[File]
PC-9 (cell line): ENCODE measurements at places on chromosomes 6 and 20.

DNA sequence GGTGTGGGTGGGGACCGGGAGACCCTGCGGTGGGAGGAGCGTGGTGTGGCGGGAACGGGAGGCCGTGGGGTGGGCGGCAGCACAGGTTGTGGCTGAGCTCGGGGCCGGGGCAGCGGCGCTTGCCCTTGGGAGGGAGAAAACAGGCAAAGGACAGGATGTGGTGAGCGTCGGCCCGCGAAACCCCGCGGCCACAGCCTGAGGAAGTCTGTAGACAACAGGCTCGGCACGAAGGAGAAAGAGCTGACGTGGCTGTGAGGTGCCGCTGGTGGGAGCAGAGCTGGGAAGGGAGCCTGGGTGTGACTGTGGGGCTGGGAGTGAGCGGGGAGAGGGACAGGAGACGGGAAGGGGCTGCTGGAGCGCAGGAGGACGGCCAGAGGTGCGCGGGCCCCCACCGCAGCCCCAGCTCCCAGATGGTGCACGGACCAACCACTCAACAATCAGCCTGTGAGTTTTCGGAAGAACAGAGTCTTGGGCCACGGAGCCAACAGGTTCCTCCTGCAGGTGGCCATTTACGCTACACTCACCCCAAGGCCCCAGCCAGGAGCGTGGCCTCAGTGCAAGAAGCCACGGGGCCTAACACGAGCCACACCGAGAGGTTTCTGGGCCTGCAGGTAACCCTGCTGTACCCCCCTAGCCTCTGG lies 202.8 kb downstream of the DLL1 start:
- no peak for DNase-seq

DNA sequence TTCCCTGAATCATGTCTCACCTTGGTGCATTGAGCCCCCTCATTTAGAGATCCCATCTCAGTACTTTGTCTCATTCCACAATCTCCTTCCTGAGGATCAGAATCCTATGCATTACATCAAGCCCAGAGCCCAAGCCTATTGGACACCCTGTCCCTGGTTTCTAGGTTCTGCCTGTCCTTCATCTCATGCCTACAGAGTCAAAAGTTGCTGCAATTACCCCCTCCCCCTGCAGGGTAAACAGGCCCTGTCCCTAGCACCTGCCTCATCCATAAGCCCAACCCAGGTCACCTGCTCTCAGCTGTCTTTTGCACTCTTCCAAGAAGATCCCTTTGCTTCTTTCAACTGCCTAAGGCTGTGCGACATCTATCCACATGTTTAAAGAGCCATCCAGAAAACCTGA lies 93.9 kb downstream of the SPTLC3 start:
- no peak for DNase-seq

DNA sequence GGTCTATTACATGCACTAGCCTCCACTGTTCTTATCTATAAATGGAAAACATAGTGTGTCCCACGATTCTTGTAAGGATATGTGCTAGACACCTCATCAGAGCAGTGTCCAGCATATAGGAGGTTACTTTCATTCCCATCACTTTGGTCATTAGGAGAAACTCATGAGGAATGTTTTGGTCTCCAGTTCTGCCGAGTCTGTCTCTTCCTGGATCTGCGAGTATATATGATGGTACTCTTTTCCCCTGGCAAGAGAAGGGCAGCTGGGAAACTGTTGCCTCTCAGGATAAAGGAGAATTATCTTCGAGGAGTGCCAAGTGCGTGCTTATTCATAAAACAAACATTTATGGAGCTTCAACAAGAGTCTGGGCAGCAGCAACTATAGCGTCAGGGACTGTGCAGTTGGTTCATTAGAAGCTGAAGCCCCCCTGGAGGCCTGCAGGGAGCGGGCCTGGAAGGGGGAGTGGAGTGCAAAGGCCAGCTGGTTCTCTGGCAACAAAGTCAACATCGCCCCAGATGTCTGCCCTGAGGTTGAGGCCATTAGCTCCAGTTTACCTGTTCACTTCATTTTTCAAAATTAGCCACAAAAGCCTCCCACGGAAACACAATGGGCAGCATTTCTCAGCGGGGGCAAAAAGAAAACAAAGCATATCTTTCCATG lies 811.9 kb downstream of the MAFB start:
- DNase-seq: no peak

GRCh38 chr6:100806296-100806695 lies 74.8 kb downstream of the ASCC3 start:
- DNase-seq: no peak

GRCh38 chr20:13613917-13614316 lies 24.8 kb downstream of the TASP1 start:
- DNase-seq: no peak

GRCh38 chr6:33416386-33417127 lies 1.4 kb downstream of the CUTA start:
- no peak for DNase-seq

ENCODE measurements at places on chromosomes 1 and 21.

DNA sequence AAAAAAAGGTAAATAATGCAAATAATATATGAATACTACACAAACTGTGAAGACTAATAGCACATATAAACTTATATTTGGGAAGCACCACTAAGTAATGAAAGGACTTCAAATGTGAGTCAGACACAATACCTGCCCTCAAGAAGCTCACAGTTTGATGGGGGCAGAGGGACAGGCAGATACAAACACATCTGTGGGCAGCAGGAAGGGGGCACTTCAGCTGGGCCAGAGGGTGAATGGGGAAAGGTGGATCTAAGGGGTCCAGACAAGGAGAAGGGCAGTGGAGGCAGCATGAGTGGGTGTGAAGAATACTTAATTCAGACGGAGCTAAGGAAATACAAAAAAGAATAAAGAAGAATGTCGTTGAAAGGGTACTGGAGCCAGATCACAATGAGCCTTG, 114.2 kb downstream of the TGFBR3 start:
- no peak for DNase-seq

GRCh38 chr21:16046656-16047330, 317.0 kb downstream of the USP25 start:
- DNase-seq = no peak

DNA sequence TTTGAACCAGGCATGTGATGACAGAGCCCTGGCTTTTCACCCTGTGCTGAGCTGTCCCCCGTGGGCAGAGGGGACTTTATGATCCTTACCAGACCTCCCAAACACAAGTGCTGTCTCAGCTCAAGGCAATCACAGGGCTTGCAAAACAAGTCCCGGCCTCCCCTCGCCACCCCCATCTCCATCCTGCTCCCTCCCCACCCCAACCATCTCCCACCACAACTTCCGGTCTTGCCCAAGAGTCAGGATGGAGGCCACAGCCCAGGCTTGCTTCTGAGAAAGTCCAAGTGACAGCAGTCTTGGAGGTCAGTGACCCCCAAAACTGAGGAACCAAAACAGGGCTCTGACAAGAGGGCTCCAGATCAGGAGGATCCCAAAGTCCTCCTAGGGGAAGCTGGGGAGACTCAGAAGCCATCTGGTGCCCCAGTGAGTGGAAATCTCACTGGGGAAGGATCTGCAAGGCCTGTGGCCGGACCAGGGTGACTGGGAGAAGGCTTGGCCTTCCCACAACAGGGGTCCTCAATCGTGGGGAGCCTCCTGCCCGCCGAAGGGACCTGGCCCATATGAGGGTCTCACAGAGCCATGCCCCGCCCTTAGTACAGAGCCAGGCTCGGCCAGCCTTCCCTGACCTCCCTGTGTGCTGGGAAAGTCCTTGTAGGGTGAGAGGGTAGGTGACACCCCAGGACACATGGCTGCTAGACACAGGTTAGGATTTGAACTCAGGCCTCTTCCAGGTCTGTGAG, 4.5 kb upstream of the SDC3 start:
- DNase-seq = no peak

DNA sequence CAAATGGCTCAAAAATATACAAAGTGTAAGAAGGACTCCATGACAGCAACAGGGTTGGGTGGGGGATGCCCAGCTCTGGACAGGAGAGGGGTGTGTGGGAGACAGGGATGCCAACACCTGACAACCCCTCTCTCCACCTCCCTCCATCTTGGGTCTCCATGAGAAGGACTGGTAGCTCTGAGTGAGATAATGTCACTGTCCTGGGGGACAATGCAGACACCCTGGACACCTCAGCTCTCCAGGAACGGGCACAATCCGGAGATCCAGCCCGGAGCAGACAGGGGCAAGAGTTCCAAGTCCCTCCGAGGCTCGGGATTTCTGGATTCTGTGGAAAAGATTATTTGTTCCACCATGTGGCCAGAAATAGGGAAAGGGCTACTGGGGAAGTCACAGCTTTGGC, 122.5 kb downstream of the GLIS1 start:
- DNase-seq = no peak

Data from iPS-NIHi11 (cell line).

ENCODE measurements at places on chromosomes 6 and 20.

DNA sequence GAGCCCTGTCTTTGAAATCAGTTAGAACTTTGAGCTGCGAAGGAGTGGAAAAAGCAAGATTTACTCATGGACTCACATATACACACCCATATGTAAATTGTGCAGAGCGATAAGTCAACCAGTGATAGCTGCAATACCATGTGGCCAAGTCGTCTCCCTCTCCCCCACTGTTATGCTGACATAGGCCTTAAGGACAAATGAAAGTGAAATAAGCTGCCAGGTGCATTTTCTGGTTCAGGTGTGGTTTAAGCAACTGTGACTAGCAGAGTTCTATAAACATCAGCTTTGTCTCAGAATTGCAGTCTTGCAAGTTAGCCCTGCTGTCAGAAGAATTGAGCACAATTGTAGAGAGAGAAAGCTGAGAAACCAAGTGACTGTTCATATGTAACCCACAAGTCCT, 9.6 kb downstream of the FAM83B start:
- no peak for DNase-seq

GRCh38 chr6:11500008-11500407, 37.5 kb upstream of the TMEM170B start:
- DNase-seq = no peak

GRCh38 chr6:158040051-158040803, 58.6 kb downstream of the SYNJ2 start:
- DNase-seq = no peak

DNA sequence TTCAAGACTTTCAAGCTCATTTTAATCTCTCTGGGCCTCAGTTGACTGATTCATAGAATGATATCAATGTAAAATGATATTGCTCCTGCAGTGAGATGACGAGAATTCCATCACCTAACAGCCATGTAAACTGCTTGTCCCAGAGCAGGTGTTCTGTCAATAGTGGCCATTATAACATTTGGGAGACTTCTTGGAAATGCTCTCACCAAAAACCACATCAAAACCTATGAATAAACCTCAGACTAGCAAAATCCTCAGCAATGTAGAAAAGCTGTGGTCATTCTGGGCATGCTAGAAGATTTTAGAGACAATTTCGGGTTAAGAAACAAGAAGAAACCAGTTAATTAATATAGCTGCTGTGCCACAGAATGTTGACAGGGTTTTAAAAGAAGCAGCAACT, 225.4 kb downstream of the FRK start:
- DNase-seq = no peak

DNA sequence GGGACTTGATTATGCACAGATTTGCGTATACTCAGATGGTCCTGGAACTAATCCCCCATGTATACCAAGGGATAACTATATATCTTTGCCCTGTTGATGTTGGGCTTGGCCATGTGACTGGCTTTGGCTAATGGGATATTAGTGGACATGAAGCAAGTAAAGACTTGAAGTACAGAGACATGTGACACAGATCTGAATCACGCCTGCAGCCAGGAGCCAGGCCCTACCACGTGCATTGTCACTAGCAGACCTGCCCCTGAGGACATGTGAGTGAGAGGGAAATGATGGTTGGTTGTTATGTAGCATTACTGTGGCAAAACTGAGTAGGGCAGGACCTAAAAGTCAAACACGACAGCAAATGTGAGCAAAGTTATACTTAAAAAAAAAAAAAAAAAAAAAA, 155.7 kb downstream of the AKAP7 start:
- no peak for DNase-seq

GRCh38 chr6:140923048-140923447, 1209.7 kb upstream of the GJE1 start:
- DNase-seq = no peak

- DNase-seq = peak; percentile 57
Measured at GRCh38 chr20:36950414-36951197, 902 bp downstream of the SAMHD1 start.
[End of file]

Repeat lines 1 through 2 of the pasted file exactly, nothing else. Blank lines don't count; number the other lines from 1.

PC-9 (cell line): ENCODE measurements at places on chromosomes 6 and 20.

DNA sequence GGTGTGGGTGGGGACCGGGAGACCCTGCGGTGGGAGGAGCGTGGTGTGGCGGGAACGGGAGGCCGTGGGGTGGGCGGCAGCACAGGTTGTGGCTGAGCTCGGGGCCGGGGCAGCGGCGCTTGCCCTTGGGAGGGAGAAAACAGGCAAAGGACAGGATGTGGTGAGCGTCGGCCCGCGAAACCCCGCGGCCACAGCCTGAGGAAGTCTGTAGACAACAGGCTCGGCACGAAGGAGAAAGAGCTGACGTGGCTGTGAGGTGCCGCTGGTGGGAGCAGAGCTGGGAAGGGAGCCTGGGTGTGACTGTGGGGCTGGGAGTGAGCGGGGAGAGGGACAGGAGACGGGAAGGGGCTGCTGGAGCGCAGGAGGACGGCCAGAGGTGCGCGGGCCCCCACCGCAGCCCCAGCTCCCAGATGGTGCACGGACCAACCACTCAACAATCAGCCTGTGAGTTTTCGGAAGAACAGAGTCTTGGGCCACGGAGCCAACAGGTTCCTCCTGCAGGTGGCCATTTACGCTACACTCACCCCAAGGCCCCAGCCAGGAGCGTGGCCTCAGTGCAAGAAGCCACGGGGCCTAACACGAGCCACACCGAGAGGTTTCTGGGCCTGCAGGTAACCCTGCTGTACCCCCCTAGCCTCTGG lies 202.8 kb downstream of the DLL1 start: